The DS Group companies currently have around 30 trainees. With practical in-company experience alternating with teaching blocks, the dual training system offers many advantages. Yet, often some questions still remain unanswered. So, it’s time to speak to Torsten Böttjer, who has been mentoring DS Group trainees for many years.
Mr Böttjer, how did your involvement in in-company vocational training come about?
At the beginning of my career many years ago, I was lucky enough to meet two colleagues at the DS Group who passed on to me a lot of their knowledge about Mineral oil. Indeed, I’m still drawing on that knowledge today.
Many people prefer to keep their knowledge to themselves. Although I came here from the oil sector, these two colleagues showed me that I still had a lot to learn about mineral oil. I was glad they were willing to share their knowledge with me. I was also fascinated by the way they did this. I benefited greatly from this and at some point realised that I also wanted to give something back.
What steps did you take before embarking on in-company vocational training?
I went to our Human Resources department and sat down with the Human Resources manager to explore ways of supporting our trainees even more effectively. During their traineeships, the young people are acquainted with all parts of the Company. We then developed our own training plans for our company.
The dual system has proved its worth – what aspects of in-company vocational training need to be improved?
The dual training system provides trainees with a solid basis for their professional careers. However, it is also important to specifically prepare for the exams in order to obtain vocational qualifications. The trainees do not really learn how to prepare properly for the oral exams during their time in the specialist departments. So, over the years I have familiarised myself more and more with the requirements of the oral examinations.
How do you specifically support the trainees?
I give them the final polish they need three to five months before they sit for the oral exam.
We go through all aspects of the subject matter again: the origin of oil, exploration, production, transport, processing, refining, OPEC, fracking. We also discuss basics such as the difference between heating oil and diesel. This is because this is potentially the type of question that may crop up in the exam.
When it comes to quality differences in heating oil, we talk about aspects such as calorific value, flame value or cold point. We go through all the subject matter until the trainees can recite in their sleep what the tube furnace of a refinery does.
Training opportunities at the DS Group
We offer solid vocational training for school-leavers for the following careers:
- Management assistant in wholesale and foreign trade
- Betriebswirt BIHV (Business Administration Specialist)
- Management assistant in office management
You can find more information about training in DS Group companies here.
What do trainees say about further training on top of the vocational school?
It's not about extra lessons at all. If anything, it’s more of a casual conversation, during which trainees are able to ask questions.
I have developed my own style – I don't believe in cramming. Instead, we talk about many things in a sensible, comfortable group situation. I want the trainees to have fun and look forward to the 1 ½ hours they spend with me.
I make sure that they do not come to me directly after vocational school because then they have already had six hours of lessons in the morning. That’s why I don’t give lectures. Instead, I talk with them.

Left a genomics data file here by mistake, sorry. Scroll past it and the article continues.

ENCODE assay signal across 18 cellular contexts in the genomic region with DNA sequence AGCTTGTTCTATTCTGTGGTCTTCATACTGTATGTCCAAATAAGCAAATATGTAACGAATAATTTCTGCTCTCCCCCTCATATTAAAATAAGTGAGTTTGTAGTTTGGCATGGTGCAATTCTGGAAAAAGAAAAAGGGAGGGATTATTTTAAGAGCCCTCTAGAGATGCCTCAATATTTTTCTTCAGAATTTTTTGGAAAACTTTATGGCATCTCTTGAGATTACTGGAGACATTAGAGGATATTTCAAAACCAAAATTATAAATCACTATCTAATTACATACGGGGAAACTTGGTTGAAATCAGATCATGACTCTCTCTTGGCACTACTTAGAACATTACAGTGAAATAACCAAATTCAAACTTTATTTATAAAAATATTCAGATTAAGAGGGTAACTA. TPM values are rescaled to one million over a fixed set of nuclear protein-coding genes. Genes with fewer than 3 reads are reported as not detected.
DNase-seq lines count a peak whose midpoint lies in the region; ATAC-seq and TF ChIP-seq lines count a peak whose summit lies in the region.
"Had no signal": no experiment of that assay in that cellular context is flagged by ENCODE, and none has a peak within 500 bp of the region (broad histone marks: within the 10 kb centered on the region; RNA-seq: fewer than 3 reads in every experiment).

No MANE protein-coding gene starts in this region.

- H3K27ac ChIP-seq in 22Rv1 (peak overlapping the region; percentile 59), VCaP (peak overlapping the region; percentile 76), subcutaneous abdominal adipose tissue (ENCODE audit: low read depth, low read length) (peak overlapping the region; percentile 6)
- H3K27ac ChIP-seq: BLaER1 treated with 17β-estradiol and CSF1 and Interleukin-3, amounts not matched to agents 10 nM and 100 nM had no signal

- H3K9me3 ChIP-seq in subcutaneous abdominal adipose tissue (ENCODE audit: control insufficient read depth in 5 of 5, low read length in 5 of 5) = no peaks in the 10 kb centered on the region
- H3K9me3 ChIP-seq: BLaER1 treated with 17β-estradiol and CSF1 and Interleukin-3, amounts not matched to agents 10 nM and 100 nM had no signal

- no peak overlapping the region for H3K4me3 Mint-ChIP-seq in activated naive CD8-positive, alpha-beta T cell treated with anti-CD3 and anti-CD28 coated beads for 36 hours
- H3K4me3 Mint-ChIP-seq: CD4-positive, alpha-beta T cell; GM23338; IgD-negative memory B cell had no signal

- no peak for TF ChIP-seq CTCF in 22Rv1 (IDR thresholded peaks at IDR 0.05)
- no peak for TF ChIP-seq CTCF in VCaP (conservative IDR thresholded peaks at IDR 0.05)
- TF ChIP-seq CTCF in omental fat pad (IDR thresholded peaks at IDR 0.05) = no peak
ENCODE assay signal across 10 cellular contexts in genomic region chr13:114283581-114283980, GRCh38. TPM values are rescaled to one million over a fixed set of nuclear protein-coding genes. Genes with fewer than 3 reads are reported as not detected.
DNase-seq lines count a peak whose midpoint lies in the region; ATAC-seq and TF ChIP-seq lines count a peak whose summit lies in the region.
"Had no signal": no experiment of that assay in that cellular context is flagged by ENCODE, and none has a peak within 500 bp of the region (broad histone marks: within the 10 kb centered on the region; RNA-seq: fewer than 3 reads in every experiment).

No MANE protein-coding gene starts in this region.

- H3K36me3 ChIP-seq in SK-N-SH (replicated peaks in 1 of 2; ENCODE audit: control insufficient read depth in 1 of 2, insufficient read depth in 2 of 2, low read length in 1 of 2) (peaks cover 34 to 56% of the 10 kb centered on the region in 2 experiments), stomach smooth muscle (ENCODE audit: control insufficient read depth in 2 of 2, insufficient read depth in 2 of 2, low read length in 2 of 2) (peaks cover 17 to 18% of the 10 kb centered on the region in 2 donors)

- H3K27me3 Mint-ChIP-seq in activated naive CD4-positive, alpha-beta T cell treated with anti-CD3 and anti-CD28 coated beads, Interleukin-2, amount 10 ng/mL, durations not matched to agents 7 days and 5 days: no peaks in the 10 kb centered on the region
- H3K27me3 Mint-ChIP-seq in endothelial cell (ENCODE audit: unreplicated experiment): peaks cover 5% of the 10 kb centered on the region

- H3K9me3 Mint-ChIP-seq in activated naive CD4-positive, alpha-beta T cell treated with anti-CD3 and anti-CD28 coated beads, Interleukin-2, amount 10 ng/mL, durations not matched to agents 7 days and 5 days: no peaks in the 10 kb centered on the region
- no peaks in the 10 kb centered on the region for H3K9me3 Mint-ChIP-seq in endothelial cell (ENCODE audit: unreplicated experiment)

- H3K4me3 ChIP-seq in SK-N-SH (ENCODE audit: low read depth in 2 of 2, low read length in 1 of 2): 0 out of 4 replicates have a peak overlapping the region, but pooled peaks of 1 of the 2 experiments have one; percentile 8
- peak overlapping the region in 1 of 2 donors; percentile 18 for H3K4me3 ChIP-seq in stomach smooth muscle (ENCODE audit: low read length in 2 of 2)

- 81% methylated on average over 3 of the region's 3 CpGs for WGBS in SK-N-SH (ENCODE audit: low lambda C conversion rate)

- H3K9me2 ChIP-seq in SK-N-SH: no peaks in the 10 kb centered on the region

Are these regular meetings for DS Group trainees?
No, they’re more of a sporadic event. First, I find out when the next trainee has his or her exam. Then it depends on whether the trainees come from DS’s Mineral Oil division or DS CARD + DRIVE. Their training varies according to the field in which they are working. Then we talk about topics such as hedging or foreign currency margins.
I always start my session by saying that there is no such thing as a silly question.
Torsten Böttjer, Taxes & Customs
In my view, there are only silly answers. When someone doesn’t understand something, I encourage them to ask questions. “If you don’t understand something, ask the question a second or third time until you do.” The questions show me what the trainees have not understood or in what way they have understood something. For example, when trainees ask a complex question, this forces me to consider whether I may need to change the way I explain the subject in question. Is my explanation perhaps too complicated? I can tell all this from the questions the trainees ask me.
What do your colleagues say when the trainee is absent from work due to the session with you?
I am there for everyone - and my colleagues know that too. When a trainee enters my office and says: “I have a question,” I always take time for them. And the crazier the question is, the longer I take. Because I want to know why the trainee would think to ask a question like that. Has he perhaps completely misunderstood something in his department? I take my time because it is important to me for the trainee to understand the subject matter.
Do other DS Group employees support you in this work?
Obviously, all departments in the company pass on their knowledge to the trainees. I maintain close contact with two colleagues. One of them handles the training on exchanges, while the other one comes from the pellets department and shares his knowledge of this area. This is because the oral exams frequently include questions about recyclable energies.
Do you feel that your work is bearing fruit?
Definitely! As we see it, the trainees always leave the talks a little smarter than when they enter them. That’s why we’re happy to support them. And we’re always thrilled when they get good grades in the oral exams.
Is this always the case?
Almost always (laughs).